With effect from January 1, 1933, the transmitter was converted into a GmbH . In 1934 the GmbH was liquidated and the radio hour was renamed Reichssender Berlin . Numerous employees were dismissed in 1933 or were banned from working, including prominent radio pioneers such as Alfred Braun , Hans Bredow, Hermann Kasack , Friedrich Georg Knöpfke, Edlef Köppen, Kurt Magnus, Franz Mariaux and Gerhart Pohl . The Reichsender Berlin remained on the air until the end of the war in early May 1945.


Board of Directors and Supervisory Board

  • Hans Bredow (Chairman of the Supervisory Board)
  • Hans Flesch (board member)
  • Friedrich Georg Knöpfke (the first director of FST Berlin, responsible for commercial and artistic matters)
  • Carl Hagemann (board member)
  • Kurt Magnus (the first chairman of the FST Berlin supervisory board)
  • Wilhelm Wagner (Director, responsible for technical matters)
  • Theodor Weldert (Director, responsible for press affairs and for lectures of an instructive and entertaining nature)


Music and radio plays


Web links

References and comments

  1. a b Brigitte Baetz: First radio station in Germany goes into operation. In: Deutschlandfunk , October 28, 2013, accessed on July 9, 2020.
  2. ^ Adrian Haus: The first piece of music on German radio. German Broadcasting Archive , accessed on July 9, 2020.
  3. ^ Der deutsche Rundfunk , issue 30 of July 27, 1924, p. 1671.
  4. Broadcasting In Germany. Twenty-Five Stations. In: The Times , Oct 6, 1927, 6.
  5. Stefanie Kleiner: State Action in Wonderland. Opera and festival as media of political representation (1890–1930). Oldenbourg, Munich 2013, p. 361.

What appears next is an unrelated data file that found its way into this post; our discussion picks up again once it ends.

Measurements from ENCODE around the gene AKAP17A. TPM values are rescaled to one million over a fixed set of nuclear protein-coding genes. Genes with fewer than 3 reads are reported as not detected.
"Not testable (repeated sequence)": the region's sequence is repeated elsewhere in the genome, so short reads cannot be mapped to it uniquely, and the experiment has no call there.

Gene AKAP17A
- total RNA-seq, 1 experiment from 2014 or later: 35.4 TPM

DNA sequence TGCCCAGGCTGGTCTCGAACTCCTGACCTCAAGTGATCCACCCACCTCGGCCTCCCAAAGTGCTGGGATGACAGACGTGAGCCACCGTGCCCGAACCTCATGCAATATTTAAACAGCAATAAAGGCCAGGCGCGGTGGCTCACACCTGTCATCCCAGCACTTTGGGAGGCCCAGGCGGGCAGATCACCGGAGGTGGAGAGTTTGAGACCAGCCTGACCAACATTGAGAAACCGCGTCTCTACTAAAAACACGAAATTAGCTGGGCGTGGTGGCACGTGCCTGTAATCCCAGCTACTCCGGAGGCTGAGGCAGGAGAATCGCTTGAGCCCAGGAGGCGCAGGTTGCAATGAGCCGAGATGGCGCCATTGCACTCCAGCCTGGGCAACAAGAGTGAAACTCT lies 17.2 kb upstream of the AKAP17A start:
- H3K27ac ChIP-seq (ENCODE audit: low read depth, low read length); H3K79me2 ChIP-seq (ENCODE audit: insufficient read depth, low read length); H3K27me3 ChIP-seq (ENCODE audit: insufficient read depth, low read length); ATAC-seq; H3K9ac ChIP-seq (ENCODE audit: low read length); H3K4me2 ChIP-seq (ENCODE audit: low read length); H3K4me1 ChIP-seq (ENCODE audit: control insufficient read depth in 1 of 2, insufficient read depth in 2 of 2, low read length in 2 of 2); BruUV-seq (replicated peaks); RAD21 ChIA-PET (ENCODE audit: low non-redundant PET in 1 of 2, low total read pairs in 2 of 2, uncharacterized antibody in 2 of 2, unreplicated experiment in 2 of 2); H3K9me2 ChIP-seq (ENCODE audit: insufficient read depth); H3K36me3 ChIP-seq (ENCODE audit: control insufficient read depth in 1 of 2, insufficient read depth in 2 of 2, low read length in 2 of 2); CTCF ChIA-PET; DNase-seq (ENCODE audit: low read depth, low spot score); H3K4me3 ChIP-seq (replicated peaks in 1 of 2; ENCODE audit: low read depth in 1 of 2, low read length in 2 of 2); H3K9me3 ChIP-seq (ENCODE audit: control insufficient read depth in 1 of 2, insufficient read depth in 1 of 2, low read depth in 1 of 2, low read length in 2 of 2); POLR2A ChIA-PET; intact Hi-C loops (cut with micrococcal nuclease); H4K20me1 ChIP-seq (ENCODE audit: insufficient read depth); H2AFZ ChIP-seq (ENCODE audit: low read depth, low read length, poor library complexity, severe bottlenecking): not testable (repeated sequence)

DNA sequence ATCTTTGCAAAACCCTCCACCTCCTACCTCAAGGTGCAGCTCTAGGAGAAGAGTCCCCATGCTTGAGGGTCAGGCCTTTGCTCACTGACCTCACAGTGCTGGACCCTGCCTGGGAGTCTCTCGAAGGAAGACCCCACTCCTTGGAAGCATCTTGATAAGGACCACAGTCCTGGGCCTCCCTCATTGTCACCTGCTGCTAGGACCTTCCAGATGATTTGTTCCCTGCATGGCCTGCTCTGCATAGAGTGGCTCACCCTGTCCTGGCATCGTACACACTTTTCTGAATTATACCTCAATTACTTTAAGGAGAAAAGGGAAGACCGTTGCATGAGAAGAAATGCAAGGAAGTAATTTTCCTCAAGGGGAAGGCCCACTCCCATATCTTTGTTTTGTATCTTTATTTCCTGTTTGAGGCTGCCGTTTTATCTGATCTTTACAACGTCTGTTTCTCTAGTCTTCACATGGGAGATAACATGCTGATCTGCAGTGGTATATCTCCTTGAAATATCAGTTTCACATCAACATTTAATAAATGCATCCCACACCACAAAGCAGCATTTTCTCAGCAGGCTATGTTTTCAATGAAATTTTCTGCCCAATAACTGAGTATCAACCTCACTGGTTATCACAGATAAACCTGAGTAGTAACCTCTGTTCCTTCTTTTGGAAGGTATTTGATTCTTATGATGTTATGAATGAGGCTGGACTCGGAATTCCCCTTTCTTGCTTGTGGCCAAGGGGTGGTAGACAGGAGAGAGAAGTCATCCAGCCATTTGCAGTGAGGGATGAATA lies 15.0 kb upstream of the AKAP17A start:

6. Appendix. Five texts by Kurt Weill (PDF; 937 kB). In: Nils Grosch, Joachim Lucchesi , Jürgen Schebera (eds.): Kurt Weill studies. Volume 1. Publications of the Kurt Weill Society Dessau, Springer, Heidelberg 1996, ISBN 978-3-476-45166-8 , pp. 193-200, here: pp. 194f.
  7. ^ Dietmar Schenk: The Berlin University of Music. Prussia's Conservatory between Romantic Classicism and New Music, 1869–1932 / 33. Steiner, Stuttgart 2004, ISBN 3-515-08328-6 , pp. 265f.
  8. Peter Jelavich: Berlin Alexanderplatz. Radio, Film, and the Death of Weimar Culture. University of California Press, Berkeley 2006, ISBN 978-0-520-25997-3 , pp. 75, 87.
  9. Appendix. Five texts by Kurt Weill (PDF; 937 kB). In: Nils Grosch, Joachim Lucchesi , Jürgen Schebera (eds.): Kurt Weill studies. Volume 1. Publications of the Kurt Weill Society Dessau, Springer, Heidelberg 1996, ISBN 978-3-476-45166-8 , pp. 193-200, here: p. 195.
  10. a b Peter Jelavich: Berlin Alexanderplatz. Radio, Film, and the Death of Weimar Culture. University of California Press, Berkeley 2006, ISBN 978-0-520-25997-3 , pp. 84f.
  11. Separation of the spirits. Editorial in Der Deutsche Sender 9/1933 of February 26, 1933.